Unauthorised Push Payment frauds
The last couple of years we are seeing man unauthorised Push Payment frauds.
If the crime was theft against the account holder this would make sense, as the money was taken from the account holder.
If the crime was fraud against the bank, it seems like this would not directly affect the account holder.
Authorised push payment fraud has been made more attractive to criminals since the advent of real-time payment schemes.
Authorised push payment fraud, also known as fraud, or scams happens when fraudsters deceive consumers or individuals at a business to send them a payment under false pretences to a bank account controlled by the fraudster.
As payments made using real-time payment schemes are irrevocable, the victims cannot reverse a payment once they realise they have been conned.
If the card is a credit card, there is no actual transfer of money.
The bank pays the vendor, and if the purchase was not authorised by the cardholder then the bank and the vendor are victims of fraud.
The bank and vendor then go through their agreed procedure for dividing the loss, in the first instance, and perhaps in future (if anyone is caught) get to sue the culprit.
The cardholder is not a victim, because one of the key benefits of credit cards is that the cardholder cannot be held responsible for unauthorised payments.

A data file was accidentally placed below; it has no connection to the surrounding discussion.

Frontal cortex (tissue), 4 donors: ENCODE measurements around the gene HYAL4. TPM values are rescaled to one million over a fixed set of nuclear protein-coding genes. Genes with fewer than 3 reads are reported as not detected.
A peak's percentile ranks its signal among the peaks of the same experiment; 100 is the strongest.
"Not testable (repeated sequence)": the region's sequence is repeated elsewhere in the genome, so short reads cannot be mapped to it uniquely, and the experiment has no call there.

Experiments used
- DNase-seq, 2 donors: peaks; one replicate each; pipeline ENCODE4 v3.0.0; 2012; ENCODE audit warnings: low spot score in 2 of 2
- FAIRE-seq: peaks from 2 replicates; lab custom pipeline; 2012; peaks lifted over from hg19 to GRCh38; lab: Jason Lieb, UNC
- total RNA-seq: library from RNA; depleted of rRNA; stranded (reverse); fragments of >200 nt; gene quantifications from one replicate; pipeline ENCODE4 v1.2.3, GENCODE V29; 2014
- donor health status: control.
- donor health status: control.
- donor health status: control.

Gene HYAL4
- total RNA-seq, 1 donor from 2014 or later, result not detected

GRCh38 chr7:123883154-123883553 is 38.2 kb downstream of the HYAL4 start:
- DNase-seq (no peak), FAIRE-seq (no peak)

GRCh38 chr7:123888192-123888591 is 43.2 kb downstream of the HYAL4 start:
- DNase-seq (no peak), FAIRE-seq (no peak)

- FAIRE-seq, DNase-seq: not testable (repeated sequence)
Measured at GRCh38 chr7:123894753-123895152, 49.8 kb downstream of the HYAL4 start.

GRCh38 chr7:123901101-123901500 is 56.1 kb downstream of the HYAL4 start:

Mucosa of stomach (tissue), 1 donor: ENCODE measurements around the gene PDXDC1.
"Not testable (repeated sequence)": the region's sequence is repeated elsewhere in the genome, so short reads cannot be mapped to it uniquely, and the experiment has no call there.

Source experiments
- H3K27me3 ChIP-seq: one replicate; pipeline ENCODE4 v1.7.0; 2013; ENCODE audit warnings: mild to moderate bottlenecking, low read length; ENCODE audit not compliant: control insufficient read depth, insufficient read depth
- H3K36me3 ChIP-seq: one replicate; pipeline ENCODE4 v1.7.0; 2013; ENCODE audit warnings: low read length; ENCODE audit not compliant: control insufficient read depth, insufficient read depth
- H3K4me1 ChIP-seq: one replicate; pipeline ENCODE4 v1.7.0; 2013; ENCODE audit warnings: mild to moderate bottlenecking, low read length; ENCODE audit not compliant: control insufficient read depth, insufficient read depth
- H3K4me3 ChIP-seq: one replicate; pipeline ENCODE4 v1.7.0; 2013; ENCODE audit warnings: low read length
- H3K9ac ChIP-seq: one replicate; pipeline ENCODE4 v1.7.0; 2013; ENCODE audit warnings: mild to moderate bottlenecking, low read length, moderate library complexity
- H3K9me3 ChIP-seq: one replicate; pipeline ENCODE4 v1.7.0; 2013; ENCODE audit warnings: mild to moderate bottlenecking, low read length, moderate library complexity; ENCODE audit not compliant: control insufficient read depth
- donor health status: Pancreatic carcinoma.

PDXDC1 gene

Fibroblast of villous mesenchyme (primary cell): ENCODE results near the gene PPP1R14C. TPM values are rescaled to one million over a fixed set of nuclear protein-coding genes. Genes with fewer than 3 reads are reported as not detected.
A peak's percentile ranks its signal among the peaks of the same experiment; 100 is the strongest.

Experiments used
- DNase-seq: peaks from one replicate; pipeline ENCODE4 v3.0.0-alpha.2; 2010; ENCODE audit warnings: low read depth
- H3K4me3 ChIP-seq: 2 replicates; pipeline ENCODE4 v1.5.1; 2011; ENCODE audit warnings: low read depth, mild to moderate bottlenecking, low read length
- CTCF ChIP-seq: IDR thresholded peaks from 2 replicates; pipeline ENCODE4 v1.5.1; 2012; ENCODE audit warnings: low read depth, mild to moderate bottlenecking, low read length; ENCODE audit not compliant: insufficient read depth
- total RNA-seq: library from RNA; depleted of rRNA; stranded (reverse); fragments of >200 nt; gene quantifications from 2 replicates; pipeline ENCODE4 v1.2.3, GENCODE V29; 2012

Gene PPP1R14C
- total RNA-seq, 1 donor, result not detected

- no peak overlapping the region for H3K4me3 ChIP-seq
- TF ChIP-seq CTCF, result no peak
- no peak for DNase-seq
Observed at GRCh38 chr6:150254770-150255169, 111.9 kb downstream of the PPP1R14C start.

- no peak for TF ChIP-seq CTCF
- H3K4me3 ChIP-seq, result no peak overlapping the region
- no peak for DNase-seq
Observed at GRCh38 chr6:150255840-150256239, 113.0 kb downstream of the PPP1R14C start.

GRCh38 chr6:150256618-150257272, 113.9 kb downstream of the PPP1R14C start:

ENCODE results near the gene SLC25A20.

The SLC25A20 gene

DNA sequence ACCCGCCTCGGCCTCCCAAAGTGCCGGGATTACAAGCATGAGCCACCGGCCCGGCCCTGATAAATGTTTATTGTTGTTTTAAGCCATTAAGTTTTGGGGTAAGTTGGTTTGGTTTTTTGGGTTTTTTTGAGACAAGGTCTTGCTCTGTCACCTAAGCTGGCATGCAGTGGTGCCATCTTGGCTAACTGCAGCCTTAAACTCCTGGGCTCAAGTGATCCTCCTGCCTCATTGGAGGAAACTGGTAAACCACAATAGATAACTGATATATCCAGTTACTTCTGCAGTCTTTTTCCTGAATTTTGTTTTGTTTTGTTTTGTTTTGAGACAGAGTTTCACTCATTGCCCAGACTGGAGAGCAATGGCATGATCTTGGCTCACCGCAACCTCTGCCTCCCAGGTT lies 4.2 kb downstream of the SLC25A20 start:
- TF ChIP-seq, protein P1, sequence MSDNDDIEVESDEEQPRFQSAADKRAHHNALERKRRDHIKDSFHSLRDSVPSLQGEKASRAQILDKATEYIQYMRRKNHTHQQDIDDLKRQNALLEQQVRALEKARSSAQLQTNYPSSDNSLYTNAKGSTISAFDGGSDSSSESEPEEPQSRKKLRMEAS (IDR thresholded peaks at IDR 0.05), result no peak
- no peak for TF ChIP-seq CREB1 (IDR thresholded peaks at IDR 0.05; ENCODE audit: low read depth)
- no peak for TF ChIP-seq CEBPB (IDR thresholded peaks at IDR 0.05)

Authorised Push Payment Frauds, more commonly known as bank transfer scams or online scams, have become the crime of choice for financial fraudsters.
Criminal gangs use sophisticated systems to target individuals who are transferring money, must commonly by purporting to be a trusted adviser such as a lawyer, conveyancer.
Innocent victims are commonly asked to transfer cash in order to complete transactions or to secure investments and the money will disappear before the fraud comes to light.
Whether you have lost several thousands pounds or a much larger sum to a push payment fraudster, we are able to help you recover your lost money.
Our push payment fraud solicitors are experienced and level-headed and they understand the need to act quickly and decisively to help you take back control.
Get your money back after being scammed online
Challenge a bank who refuses to refund your payment !!!